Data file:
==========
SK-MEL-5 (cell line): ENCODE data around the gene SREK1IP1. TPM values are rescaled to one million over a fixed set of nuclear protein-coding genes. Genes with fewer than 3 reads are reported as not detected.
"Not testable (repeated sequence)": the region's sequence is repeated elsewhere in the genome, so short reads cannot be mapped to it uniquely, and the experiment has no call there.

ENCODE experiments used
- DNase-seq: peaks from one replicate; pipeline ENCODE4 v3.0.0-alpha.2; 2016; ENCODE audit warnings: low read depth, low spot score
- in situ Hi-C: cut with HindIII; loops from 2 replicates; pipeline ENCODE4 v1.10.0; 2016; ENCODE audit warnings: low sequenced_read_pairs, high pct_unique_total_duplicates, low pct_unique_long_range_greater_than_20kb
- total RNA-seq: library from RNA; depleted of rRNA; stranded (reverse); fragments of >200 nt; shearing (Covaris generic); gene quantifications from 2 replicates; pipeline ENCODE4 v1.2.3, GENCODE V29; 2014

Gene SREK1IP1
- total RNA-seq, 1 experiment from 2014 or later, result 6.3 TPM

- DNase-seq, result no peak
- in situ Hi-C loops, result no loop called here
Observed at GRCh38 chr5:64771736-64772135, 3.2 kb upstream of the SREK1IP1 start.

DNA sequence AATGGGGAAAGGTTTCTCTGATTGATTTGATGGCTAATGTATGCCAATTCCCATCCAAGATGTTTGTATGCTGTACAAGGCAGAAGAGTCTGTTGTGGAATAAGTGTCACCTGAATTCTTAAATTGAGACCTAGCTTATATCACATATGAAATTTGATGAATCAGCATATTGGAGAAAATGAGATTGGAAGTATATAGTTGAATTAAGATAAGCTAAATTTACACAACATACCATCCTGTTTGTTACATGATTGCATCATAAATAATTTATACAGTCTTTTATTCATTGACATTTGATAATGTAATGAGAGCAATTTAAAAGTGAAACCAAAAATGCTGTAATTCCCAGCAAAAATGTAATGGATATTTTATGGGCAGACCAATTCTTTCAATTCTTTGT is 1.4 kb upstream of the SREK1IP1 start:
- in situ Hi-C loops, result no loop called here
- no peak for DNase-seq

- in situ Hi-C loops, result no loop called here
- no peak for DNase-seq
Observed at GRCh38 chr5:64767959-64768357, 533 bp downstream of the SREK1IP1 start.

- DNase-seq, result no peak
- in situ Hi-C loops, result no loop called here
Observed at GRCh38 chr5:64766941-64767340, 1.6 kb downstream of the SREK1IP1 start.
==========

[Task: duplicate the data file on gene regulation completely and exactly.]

SK-MEL-5 (cell line): ENCODE data around the gene SREK1IP1. TPM values are rescaled to one million over a fixed set of nuclear protein-coding genes. Genes with fewer than 3 reads are reported as not detected.
"Not testable (repeated sequence)": the region's sequence is repeated elsewhere in the genome, so short reads cannot be mapped to it uniquely, and the experiment has no call there.

ENCODE experiments used
- DNase-seq: peaks from one replicate; pipeline ENCODE4 v3.0.0-alpha.2; 2016; ENCODE audit warnings: low read depth, low spot score
- in situ Hi-C: cut with HindIII; loops from 2 replicates; pipeline ENCODE4 v1.10.0; 2016; ENCODE audit warnings: low sequenced_read_pairs, high pct_unique_total_duplicates, low pct_unique_long_range_greater_than_20kb
- total RNA-seq: library from RNA; depleted of rRNA; stranded (reverse); fragments of >200 nt; shearing (Covaris generic); gene quantifications from 2 replicates; pipeline ENCODE4 v1.2.3, GENCODE V29; 2014

Gene SREK1IP1
- total RNA-seq, 1 experiment from 2014 or later, result 6.3 TPM

- DNase-seq, result no peak
- in situ Hi-C loops, result no loop called here
Observed at GRCh38 chr5:64771736-64772135, 3.2 kb upstream of the SREK1IP1 start.

DNA sequence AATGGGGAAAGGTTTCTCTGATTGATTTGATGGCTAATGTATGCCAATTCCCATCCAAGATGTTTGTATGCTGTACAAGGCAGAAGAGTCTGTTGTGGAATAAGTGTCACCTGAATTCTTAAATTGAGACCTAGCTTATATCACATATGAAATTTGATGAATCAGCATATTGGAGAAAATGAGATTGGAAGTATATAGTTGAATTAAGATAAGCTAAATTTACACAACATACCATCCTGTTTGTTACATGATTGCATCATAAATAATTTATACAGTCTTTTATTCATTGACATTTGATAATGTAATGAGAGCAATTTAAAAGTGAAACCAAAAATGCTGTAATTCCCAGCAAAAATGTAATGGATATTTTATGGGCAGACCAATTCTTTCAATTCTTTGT is 1.4 kb upstream of the SREK1IP1 start:
- in situ Hi-C loops, result no loop called here
- no peak for DNase-seq

- in situ Hi-C loops, result no loop called here
- no peak for DNase-seq
Observed at GRCh38 chr5:64767959-64768357, 533 bp downstream of the SREK1IP1 start.

- DNase-seq, result no peak
- in situ Hi-C loops, result no loop called here
Observed at GRCh38 chr5:64766941-64767340, 1.6 kb downstream of the SREK1IP1 start.